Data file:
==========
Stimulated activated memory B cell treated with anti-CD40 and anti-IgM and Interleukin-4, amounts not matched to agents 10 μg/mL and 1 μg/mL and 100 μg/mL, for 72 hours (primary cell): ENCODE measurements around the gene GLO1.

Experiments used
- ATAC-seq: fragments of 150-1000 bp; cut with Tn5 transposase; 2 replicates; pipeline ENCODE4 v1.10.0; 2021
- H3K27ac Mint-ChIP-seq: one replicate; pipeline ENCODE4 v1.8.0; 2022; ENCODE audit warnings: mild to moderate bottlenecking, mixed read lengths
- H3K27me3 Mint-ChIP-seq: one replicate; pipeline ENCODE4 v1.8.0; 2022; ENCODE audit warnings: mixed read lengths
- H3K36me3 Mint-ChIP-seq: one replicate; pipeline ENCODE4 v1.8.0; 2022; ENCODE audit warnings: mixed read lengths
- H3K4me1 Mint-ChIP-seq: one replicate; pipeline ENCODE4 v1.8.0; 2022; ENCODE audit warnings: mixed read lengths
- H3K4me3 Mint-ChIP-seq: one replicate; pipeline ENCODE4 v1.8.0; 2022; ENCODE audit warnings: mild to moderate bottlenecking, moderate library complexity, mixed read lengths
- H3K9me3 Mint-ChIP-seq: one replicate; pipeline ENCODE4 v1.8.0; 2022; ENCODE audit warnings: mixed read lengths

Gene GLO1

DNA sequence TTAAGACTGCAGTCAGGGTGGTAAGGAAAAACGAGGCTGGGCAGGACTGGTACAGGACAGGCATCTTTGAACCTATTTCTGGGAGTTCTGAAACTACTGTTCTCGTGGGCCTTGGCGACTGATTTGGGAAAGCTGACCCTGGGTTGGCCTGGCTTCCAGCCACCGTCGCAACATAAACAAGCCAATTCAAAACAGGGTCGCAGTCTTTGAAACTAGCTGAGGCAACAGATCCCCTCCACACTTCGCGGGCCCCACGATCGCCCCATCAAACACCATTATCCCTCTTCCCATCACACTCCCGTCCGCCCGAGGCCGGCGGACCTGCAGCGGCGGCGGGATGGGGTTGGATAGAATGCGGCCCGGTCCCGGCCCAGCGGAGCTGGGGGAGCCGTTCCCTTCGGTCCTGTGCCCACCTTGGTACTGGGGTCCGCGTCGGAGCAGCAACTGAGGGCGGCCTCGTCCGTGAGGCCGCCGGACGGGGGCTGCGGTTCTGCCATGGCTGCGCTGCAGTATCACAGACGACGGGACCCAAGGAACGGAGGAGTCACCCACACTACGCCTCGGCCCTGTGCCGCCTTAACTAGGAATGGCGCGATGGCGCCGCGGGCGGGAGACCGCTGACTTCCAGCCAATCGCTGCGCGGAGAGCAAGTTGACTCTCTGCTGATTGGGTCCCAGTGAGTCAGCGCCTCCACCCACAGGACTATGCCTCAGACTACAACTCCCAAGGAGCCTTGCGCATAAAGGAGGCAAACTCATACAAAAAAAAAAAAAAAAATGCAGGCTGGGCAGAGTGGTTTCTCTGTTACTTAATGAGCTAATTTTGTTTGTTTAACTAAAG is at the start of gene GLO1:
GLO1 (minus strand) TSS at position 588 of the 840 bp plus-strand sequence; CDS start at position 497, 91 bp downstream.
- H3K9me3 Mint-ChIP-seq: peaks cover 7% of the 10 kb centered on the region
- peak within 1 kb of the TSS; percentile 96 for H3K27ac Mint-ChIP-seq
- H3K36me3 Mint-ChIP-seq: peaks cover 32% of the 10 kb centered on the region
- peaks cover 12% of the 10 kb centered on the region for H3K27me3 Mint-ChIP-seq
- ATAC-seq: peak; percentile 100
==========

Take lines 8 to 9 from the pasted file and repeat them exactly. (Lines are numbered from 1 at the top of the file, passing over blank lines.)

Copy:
- H3K4me3 Mint-ChIP-seq: one replicate; pipeline ENCODE4 v1.8.0; 2022; ENCODE audit warnings: mild to moderate bottlenecking, moderate library complexity, mixed read lengths
- H3K9me3 Mint-ChIP-seq: one replicate; pipeline ENCODE4 v1.8.0; 2022; ENCODE audit warnings: mixed read lengths